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Assess the Perceptions and Adherence of Arkansas Coaches to the Guidelines in Place by the Arkansas Activities Association (AAA)

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Assess the Perceptions and Adherence of Arkansas Coaches to the Guidelines in Place by the Arkansas Activities Association (AAA)
Paige Wimberley, PhD, APRN, CNS-BC, CNE and Melanie Mata, MSN, RN, Arkansas State University, Jonesboro AR

Purpose: Assess the perceptions and adherence of Arkansas coaches to the guidelines in place by the Arkansas Activities Association (AAA). Methods: Pilot study utilizing a descriptive quantitative survey. There were 2,542 surveys distributed via e-mail to Arkansas coaches, 635 returned. Response rate 24.98%. A questionnaire was loaded into Survey Monkey and distributed with an initial email. Follow-up e-mails were sent every 4 weeks. Descriptive statistics were used to identify types of sports, demographics, levels and frequency of concussion training, perceptions of concussion, resources available, parental education, and unmet needs. Results/Conclusions: Coaches are more prone to use the correct provider and identify concussions based on amount of concussion training (p<0.00). Majority of coaches perceive they are complying with the guidelines; however, the AAA gives specific instructions as to what type of provider must evaluate before return to play. A significant number of coaches did not identify the correct provider to assist or identify a concussion (p<0.006). Coaches felt that the influence of media had increased their attention and awareness regarding concussion related injuries (p<0.19). Results revealed that coaches, who had advanced concussion training, were more likely to utilize the appropriate provider at sporting events for concussion related injuries (p<0.00). Understanding perceptions assists injury prevention programs in educating vital areas that may be commonly overlooked. If one understands the perceptions and gaps of compliance, then injury prevention education can be refocused to address these deficits. More research is necessary to identify opportunities for improvement in what is being taught.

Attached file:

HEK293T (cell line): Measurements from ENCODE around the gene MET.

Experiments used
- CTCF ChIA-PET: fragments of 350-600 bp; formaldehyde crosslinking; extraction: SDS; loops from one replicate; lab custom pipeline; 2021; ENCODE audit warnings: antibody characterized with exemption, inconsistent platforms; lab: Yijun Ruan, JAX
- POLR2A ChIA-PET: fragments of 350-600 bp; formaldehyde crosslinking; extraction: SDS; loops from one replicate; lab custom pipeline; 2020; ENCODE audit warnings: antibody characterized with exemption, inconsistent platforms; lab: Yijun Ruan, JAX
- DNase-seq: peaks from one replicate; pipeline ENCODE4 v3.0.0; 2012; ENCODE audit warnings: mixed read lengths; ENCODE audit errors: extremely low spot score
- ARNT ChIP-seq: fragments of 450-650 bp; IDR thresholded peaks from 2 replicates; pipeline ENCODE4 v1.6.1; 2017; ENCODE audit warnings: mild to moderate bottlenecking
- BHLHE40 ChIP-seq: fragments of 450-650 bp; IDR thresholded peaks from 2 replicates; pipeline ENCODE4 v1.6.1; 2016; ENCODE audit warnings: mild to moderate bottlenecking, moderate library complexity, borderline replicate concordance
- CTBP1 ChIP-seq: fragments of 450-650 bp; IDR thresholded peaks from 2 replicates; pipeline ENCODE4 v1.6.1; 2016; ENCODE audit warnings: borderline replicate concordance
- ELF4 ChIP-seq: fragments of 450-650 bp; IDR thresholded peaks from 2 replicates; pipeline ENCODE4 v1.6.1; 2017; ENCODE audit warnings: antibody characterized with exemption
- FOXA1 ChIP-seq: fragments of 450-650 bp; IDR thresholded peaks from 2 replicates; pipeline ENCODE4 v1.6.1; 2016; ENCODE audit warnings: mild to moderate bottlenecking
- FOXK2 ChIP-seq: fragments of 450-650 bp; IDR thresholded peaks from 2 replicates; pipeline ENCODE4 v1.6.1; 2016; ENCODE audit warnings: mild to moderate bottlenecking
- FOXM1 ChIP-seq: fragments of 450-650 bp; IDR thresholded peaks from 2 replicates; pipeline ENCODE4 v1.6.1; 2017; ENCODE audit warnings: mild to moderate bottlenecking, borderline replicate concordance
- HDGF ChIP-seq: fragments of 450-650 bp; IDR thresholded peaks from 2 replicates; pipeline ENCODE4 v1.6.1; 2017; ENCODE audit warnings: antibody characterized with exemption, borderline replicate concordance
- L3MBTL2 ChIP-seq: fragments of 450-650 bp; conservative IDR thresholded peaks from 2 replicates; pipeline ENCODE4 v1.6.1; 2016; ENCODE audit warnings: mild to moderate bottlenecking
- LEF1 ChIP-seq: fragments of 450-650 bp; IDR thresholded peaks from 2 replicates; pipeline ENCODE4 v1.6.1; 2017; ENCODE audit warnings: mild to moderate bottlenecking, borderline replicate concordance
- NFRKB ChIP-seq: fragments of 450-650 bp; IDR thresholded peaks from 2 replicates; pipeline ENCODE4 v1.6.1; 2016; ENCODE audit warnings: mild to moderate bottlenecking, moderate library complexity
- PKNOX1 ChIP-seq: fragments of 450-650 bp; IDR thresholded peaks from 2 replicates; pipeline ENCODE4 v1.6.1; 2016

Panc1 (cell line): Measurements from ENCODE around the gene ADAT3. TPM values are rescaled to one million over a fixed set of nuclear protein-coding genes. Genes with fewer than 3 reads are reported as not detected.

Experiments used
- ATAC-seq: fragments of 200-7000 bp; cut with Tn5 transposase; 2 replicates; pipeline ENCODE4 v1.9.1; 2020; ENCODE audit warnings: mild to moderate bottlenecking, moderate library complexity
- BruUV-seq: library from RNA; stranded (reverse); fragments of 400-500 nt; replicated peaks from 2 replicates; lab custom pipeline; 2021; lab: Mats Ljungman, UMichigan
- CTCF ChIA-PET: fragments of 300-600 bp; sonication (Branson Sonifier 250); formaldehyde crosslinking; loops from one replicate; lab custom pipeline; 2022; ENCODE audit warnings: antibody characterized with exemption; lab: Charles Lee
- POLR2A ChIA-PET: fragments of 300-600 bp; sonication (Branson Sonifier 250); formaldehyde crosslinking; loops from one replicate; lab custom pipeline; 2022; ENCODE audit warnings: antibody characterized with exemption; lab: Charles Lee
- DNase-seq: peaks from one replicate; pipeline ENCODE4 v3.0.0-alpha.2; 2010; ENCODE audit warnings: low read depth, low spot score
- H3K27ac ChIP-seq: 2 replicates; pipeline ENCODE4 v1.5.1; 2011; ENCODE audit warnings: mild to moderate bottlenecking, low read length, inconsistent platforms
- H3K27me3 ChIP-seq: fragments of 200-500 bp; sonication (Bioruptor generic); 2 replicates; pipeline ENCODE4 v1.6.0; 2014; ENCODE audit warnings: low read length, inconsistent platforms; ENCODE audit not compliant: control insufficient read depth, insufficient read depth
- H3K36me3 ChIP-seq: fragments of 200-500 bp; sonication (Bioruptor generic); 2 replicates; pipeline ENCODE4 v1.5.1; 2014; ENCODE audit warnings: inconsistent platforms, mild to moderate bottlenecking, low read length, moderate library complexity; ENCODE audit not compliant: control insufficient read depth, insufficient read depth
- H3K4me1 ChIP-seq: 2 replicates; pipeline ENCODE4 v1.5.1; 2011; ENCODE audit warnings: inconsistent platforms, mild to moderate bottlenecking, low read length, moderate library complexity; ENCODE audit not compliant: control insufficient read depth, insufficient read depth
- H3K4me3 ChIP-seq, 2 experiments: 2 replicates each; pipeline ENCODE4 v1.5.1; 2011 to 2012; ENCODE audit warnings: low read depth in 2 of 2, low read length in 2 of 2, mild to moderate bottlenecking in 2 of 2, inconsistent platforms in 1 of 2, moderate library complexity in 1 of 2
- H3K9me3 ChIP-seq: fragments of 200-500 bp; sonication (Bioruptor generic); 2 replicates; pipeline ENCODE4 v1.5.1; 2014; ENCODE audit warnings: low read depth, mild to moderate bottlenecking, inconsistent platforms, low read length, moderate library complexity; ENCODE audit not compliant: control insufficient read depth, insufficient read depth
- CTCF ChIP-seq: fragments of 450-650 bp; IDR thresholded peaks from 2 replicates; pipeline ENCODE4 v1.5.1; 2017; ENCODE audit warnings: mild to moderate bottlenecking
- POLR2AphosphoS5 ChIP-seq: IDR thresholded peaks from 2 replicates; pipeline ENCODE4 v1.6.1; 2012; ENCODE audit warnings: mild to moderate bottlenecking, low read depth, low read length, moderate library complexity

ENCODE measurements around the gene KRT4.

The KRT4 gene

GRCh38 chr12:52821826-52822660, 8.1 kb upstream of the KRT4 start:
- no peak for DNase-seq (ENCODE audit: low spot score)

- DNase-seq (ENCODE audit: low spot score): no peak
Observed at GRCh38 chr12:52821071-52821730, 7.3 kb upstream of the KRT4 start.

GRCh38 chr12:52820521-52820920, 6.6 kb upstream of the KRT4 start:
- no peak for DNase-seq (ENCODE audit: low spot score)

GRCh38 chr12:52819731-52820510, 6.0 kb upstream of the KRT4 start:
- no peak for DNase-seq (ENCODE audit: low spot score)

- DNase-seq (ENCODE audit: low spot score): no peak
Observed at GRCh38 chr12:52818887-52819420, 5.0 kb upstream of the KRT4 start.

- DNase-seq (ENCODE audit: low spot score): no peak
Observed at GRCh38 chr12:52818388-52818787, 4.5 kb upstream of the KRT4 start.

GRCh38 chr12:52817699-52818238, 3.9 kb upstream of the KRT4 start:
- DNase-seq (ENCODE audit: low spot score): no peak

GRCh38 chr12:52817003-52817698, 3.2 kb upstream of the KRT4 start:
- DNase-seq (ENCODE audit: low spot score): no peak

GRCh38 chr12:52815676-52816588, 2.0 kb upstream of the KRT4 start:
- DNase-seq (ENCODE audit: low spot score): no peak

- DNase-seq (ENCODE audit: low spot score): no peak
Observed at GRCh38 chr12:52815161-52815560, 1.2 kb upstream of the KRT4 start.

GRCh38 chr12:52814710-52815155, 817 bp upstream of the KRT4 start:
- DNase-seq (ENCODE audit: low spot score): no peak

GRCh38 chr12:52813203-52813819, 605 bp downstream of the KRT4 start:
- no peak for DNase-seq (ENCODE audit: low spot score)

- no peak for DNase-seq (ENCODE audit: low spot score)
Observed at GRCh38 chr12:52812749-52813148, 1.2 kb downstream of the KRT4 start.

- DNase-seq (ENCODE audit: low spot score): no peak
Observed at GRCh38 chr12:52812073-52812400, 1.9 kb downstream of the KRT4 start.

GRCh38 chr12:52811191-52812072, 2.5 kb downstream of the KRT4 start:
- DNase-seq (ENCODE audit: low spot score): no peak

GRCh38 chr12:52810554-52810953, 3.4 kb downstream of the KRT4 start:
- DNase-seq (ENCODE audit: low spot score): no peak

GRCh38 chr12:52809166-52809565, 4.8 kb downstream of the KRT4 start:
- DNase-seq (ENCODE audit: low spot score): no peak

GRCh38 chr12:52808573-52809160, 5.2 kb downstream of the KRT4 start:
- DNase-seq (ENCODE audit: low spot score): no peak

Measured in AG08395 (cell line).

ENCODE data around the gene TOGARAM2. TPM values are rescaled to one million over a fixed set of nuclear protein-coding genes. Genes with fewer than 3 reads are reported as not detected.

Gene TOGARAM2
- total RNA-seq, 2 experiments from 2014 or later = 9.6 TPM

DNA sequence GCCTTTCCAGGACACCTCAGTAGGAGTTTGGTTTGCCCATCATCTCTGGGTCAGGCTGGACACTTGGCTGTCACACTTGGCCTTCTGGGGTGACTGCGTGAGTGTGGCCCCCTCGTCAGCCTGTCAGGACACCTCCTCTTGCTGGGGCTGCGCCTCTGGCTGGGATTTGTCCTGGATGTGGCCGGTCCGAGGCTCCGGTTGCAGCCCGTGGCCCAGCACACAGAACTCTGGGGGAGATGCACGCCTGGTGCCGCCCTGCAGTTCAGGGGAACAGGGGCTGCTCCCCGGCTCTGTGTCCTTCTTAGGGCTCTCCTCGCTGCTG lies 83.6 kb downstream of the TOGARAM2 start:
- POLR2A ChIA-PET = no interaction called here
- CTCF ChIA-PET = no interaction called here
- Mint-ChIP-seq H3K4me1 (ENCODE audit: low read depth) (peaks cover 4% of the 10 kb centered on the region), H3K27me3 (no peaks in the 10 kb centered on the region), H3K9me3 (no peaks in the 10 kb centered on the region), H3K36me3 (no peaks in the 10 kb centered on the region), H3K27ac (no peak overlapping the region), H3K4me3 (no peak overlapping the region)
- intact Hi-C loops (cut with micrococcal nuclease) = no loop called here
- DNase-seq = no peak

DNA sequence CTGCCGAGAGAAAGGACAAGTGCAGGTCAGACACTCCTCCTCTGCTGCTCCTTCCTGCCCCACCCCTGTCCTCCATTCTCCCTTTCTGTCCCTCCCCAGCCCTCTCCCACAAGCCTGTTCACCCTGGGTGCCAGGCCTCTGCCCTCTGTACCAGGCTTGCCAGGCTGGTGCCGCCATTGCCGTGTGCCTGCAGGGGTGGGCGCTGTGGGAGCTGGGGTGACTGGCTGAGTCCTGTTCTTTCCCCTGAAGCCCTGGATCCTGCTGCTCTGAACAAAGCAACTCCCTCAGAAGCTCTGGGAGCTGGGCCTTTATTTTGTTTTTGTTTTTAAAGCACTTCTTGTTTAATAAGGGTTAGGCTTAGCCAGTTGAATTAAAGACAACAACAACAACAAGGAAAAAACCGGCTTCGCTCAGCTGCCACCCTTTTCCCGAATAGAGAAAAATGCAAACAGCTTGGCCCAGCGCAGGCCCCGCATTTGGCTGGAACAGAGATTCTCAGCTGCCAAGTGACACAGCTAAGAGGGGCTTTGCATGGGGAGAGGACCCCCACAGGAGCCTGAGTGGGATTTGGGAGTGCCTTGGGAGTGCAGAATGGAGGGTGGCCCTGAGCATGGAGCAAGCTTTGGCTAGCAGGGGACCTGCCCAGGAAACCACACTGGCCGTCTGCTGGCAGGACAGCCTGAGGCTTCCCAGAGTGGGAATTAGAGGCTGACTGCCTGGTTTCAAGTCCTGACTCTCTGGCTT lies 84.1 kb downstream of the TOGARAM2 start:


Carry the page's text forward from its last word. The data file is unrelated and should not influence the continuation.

Objective: Learner will be able to identify knowledge gaps in compliance to guidelines.

Objective Content: The prevalence of sport- related concussions have multiplied over recent years. The Center for Disease Control and Prevention estimates there are at least 3,900,000 sports-related concussions, in the United States, each year. Recognizing, reporting and treating concussions are essential to avoid further injury to the athlete. The majority of states have enacted legislation, focused on youth sport-related concussions, to address this increasing prevalence. Although guidelines are in place, perceptions to adherence vary. If one understands the perceptions and gaps of compliance, then injury prevention education can be refocused to address these deficits. In a study conducted by Yard and Comstock (2009), it was discovered that nearly half of high school athletes failed to comply with American Academy of Neurology (AAN) return to play (RTP) guidelines. There were at least one in six athletes who returned to play prematurely. All States would greatly benefit from a similar study, because evidence suggests that adherence to these guidelines vary. Yard, E. E., & Comstock, R. D. (2009). Compliance with return to play guidelines following concussion in US high school athletes, 2005-2008. Brain Injury, 23(11), 888-898.


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